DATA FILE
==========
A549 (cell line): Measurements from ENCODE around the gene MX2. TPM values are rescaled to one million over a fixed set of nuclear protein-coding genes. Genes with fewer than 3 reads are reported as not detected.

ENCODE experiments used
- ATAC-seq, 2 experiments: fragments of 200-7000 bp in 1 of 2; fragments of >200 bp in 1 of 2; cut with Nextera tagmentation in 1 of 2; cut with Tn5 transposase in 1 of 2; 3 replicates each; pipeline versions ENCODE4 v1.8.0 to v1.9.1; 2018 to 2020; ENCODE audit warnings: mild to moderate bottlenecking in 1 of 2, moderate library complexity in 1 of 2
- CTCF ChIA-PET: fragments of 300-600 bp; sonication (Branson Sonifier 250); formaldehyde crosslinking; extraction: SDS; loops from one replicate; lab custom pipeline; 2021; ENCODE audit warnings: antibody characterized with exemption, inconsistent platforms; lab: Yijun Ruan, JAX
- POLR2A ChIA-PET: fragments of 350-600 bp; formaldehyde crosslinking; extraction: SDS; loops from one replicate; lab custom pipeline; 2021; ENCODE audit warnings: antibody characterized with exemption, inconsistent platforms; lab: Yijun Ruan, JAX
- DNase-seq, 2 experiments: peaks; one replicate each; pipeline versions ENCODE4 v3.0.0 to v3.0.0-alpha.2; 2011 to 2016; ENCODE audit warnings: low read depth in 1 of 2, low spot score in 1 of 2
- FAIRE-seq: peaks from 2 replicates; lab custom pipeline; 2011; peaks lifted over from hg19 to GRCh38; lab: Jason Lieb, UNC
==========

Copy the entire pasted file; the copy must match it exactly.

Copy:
A549 (cell line): Measurements from ENCODE around the gene MX2. TPM values are rescaled to one million over a fixed set of nuclear protein-coding genes. Genes with fewer than 3 reads are reported as not detected.

ENCODE experiments used
- ATAC-seq, 2 experiments: fragments of 200-7000 bp in 1 of 2; fragments of >200 bp in 1 of 2; cut with Nextera tagmentation in 1 of 2; cut with Tn5 transposase in 1 of 2; 3 replicates each; pipeline versions ENCODE4 v1.8.0 to v1.9.1; 2018 to 2020; ENCODE audit warnings: mild to moderate bottlenecking in 1 of 2, moderate library complexity in 1 of 2
- CTCF ChIA-PET: fragments of 300-600 bp; sonication (Branson Sonifier 250); formaldehyde crosslinking; extraction: SDS; loops from one replicate; lab custom pipeline; 2021; ENCODE audit warnings: antibody characterized with exemption, inconsistent platforms; lab: Yijun Ruan, JAX
- POLR2A ChIA-PET: fragments of 350-600 bp; formaldehyde crosslinking; extraction: SDS; loops from one replicate; lab custom pipeline; 2021; ENCODE audit warnings: antibody characterized with exemption, inconsistent platforms; lab: Yijun Ruan, JAX
- DNase-seq, 2 experiments: peaks; one replicate each; pipeline versions ENCODE4 v3.0.0 to v3.0.0-alpha.2; 2011 to 2016; ENCODE audit warnings: low read depth in 1 of 2, low spot score in 1 of 2
- FAIRE-seq: peaks from 2 replicates; lab custom pipeline; 2011; peaks lifted over from hg19 to GRCh38; lab: Jason Lieb, UNC